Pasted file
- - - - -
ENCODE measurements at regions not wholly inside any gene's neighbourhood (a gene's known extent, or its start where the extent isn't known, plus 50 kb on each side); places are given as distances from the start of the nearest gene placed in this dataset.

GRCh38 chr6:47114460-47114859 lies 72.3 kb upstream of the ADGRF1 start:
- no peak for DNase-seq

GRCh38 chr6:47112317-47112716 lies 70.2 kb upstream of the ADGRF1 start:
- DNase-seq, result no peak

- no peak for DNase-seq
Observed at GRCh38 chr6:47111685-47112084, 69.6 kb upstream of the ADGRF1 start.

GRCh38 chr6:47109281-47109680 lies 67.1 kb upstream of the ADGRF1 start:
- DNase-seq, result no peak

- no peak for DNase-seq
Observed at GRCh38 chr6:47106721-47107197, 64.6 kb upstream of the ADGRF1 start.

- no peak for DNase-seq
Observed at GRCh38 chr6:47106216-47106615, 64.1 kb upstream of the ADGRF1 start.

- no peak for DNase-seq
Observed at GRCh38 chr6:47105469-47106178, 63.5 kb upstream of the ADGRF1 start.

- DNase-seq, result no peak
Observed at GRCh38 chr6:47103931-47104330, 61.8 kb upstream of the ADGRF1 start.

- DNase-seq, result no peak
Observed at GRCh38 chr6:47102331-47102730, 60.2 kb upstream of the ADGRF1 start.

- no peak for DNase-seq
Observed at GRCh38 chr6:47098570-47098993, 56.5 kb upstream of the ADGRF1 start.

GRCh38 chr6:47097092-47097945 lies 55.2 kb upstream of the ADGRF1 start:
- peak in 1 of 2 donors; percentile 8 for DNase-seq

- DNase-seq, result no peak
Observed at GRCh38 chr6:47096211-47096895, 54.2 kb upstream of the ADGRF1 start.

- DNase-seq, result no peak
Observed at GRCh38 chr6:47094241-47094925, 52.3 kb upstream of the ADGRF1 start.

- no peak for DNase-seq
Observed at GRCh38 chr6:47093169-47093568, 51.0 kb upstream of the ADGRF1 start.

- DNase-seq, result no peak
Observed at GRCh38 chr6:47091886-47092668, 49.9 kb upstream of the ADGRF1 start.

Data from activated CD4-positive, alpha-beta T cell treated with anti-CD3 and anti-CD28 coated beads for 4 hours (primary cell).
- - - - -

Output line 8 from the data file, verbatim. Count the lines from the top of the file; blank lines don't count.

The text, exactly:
GRCh38 chr6:47109281-47109680 lies 67.1 kb upstream of the ADGRF1 start: